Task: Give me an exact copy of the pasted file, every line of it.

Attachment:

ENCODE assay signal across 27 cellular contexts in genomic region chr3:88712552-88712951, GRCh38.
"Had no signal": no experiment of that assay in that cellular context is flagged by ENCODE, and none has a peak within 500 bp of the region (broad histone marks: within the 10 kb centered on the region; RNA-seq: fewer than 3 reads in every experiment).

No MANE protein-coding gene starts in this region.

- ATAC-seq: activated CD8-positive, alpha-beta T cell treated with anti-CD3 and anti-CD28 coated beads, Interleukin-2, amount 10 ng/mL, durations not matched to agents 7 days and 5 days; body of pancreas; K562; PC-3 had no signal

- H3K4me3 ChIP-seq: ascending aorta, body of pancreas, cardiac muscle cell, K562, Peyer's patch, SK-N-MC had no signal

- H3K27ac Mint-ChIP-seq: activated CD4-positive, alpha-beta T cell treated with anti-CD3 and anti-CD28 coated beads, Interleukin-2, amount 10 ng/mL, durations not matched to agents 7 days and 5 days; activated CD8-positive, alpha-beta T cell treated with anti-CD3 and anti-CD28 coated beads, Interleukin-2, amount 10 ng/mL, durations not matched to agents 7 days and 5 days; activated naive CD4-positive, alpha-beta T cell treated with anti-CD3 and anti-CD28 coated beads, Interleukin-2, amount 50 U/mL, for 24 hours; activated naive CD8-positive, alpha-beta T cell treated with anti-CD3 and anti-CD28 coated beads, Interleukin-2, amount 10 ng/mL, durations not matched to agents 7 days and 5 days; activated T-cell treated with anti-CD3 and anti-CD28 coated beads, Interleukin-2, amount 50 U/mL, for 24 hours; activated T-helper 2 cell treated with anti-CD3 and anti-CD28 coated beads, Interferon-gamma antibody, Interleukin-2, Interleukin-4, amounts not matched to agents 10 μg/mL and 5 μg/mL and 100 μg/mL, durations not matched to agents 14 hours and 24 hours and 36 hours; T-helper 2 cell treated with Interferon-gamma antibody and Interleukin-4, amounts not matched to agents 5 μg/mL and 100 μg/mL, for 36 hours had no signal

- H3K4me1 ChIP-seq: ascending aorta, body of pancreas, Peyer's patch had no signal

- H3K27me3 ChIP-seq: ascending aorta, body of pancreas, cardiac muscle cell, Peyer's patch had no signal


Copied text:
ENCODE assay signal across 27 cellular contexts in genomic region chr3:88712552-88712951, GRCh38.
"Had no signal": no experiment of that assay in that cellular context is flagged by ENCODE, and none has a peak within 500 bp of the region (broad histone marks: within the 10 kb centered on the region; RNA-seq: fewer than 3 reads in every experiment).

No MANE protein-coding gene starts in this region.

- ATAC-seq: activated CD8-positive, alpha-beta T cell treated with anti-CD3 and anti-CD28 coated beads, Interleukin-2, amount 10 ng/mL, durations not matched to agents 7 days and 5 days; body of pancreas; K562; PC-3 had no signal

- H3K4me3 ChIP-seq: ascending aorta, body of pancreas, cardiac muscle cell, K562, Peyer's patch, SK-N-MC had no signal

- H3K27ac Mint-ChIP-seq: activated CD4-positive, alpha-beta T cell treated with anti-CD3 and anti-CD28 coated beads, Interleukin-2, amount 10 ng/mL, durations not matched to agents 7 days and 5 days; activated CD8-positive, alpha-beta T cell treated with anti-CD3 and anti-CD28 coated beads, Interleukin-2, amount 10 ng/mL, durations not matched to agents 7 days and 5 days; activated naive CD4-positive, alpha-beta T cell treated with anti-CD3 and anti-CD28 coated beads, Interleukin-2, amount 50 U/mL, for 24 hours; activated naive CD8-positive, alpha-beta T cell treated with anti-CD3 and anti-CD28 coated beads, Interleukin-2, amount 10 ng/mL, durations not matched to agents 7 days and 5 days; activated T-cell treated with anti-CD3 and anti-CD28 coated beads, Interleukin-2, amount 50 U/mL, for 24 hours; activated T-helper 2 cell treated with anti-CD3 and anti-CD28 coated beads, Interferon-gamma antibody, Interleukin-2, Interleukin-4, amounts not matched to agents 10 μg/mL and 5 μg/mL and 100 μg/mL, durations not matched to agents 14 hours and 24 hours and 36 hours; T-helper 2 cell treated with Interferon-gamma antibody and Interleukin-4, amounts not matched to agents 5 μg/mL and 100 μg/mL, for 36 hours had no signal

- H3K4me1 ChIP-seq: ascending aorta, body of pancreas, Peyer's patch had no signal

- H3K27me3 ChIP-seq: ascending aorta, body of pancreas, cardiac muscle cell, Peyer's patch had no signal